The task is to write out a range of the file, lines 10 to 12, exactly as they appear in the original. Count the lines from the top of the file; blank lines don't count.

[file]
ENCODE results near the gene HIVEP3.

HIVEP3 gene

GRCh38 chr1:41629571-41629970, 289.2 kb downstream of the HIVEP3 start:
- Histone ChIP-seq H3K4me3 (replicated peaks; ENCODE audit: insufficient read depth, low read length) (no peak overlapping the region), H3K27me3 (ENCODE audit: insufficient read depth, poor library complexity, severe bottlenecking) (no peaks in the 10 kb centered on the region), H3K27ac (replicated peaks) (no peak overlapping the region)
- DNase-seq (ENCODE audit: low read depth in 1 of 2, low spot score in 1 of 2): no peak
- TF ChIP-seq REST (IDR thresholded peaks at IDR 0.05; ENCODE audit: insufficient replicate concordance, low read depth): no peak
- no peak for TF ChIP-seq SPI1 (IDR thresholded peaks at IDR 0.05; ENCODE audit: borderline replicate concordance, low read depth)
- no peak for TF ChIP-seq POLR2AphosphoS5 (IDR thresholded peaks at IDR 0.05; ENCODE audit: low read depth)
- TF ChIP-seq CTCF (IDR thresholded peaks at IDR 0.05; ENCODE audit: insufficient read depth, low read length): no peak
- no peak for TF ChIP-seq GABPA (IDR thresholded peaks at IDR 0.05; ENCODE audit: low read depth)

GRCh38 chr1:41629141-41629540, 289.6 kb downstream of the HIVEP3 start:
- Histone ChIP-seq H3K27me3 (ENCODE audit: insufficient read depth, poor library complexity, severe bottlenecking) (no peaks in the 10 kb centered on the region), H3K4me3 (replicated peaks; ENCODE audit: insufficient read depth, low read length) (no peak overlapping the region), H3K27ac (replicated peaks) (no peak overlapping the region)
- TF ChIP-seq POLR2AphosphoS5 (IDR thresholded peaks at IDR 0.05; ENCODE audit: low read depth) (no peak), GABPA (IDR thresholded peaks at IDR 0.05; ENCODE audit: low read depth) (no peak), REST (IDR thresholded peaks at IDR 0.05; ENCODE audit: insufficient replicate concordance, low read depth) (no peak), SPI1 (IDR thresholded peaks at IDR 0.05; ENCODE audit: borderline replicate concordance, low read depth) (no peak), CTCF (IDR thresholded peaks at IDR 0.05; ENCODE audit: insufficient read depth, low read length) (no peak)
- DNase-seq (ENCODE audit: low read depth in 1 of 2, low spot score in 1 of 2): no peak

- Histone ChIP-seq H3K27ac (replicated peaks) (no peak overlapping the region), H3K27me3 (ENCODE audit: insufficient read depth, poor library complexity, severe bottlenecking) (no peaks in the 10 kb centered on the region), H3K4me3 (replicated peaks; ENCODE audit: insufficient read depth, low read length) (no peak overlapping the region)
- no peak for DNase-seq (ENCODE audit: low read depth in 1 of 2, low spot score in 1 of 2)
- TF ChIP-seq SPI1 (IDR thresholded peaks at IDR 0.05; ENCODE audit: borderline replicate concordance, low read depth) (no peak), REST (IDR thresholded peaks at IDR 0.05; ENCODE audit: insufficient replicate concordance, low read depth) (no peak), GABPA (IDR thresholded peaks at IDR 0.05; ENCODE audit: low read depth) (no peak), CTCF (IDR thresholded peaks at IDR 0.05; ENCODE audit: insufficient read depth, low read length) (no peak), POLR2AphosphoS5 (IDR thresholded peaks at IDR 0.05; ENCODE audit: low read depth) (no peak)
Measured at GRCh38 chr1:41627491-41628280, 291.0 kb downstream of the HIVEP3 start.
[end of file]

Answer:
- no peak for TF ChIP-seq GABPA (IDR thresholded peaks at IDR 0.05; ENCODE audit: low read depth)

GRCh38 chr1:41629141-41629540, 289.6 kb downstream of the HIVEP3 start:
- Histone ChIP-seq H3K27me3 (ENCODE audit: insufficient read depth, poor library complexity, severe bottlenecking) (no peaks in the 10 kb centered on the region), H3K4me3 (replicated peaks; ENCODE audit: insufficient read depth, low read length) (no peak overlapping the region), H3K27ac (replicated peaks) (no peak overlapping the region)